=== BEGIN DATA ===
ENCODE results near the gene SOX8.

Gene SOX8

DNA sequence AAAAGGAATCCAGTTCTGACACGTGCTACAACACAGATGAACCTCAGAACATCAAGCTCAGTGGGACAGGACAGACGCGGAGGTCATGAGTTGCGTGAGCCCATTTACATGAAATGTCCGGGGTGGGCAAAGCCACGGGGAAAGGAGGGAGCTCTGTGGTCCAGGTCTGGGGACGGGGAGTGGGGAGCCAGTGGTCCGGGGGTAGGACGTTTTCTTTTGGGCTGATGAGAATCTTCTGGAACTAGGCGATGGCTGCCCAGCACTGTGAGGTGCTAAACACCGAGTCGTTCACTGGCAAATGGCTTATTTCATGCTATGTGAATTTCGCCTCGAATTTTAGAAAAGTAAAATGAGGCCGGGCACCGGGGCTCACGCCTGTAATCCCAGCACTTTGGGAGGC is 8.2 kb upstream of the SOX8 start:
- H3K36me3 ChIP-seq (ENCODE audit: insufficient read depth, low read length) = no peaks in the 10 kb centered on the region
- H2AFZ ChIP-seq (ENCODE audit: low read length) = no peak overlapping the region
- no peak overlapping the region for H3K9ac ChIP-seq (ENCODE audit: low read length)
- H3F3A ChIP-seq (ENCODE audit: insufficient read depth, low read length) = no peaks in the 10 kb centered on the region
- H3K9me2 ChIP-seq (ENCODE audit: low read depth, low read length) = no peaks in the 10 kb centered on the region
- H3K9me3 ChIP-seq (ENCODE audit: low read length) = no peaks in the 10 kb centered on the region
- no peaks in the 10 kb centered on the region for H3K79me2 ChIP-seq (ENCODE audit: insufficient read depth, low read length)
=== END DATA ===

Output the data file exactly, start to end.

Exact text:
ENCODE results near the gene SOX8.

Gene SOX8

DNA sequence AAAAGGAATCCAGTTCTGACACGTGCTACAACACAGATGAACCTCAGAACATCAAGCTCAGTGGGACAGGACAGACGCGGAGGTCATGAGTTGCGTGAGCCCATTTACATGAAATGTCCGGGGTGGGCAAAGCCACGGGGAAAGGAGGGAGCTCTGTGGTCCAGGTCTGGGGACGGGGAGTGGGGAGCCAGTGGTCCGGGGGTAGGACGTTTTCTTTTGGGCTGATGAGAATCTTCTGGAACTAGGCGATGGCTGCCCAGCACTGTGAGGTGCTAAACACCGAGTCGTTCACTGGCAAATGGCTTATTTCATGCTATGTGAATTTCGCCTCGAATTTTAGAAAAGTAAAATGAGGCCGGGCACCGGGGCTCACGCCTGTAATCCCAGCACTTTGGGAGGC is 8.2 kb upstream of the SOX8 start:
- H3K36me3 ChIP-seq (ENCODE audit: insufficient read depth, low read length) = no peaks in the 10 kb centered on the region
- H2AFZ ChIP-seq (ENCODE audit: low read length) = no peak overlapping the region
- no peak overlapping the region for H3K9ac ChIP-seq (ENCODE audit: low read length)
- H3F3A ChIP-seq (ENCODE audit: insufficient read depth, low read length) = no peaks in the 10 kb centered on the region
- H3K9me2 ChIP-seq (ENCODE audit: low read depth, low read length) = no peaks in the 10 kb centered on the region
- H3K9me3 ChIP-seq (ENCODE audit: low read length) = no peaks in the 10 kb centered on the region
- no peaks in the 10 kb centered on the region for H3K79me2 ChIP-seq (ENCODE audit: insufficient read depth, low read length)